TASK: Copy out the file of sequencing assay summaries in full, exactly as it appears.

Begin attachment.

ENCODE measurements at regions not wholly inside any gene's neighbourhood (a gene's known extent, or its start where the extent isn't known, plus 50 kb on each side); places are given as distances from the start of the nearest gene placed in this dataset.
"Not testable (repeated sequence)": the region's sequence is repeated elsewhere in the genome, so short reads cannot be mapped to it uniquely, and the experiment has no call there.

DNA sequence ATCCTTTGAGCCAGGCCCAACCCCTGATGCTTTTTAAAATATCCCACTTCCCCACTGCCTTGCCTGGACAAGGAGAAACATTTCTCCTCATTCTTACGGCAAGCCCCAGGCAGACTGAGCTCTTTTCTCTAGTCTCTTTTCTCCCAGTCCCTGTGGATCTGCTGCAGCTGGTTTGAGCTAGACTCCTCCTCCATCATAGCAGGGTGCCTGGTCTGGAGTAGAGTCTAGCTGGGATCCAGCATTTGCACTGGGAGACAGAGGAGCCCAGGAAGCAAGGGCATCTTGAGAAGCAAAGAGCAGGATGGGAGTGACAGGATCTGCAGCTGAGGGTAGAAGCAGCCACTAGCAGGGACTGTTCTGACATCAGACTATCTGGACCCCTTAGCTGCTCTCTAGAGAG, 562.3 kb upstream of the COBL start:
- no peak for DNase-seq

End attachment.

ENCODE measurements at regions not wholly inside any gene's neighbourhood (a gene's known extent, or its start where the extent isn't known, plus 50 kb on each side); places are given as distances from the start of the nearest gene placed in this dataset.
"Not testable (repeated sequence)": the region's sequence is repeated elsewhere in the genome, so short reads cannot be mapped to it uniquely, and the experiment has no call there.

DNA sequence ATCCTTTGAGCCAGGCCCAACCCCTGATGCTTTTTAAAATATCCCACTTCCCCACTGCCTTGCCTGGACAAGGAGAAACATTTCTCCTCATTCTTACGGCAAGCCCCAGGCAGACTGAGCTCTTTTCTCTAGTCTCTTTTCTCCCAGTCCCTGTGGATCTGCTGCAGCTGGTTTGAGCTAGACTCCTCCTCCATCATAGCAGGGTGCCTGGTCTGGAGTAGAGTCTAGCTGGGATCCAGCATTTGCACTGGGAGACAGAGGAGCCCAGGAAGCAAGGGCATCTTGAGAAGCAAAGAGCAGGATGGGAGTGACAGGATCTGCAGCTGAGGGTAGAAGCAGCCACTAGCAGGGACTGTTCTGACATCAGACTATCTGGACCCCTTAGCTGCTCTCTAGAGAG, 562.3 kb upstream of the COBL start:
- no peak for DNase-seq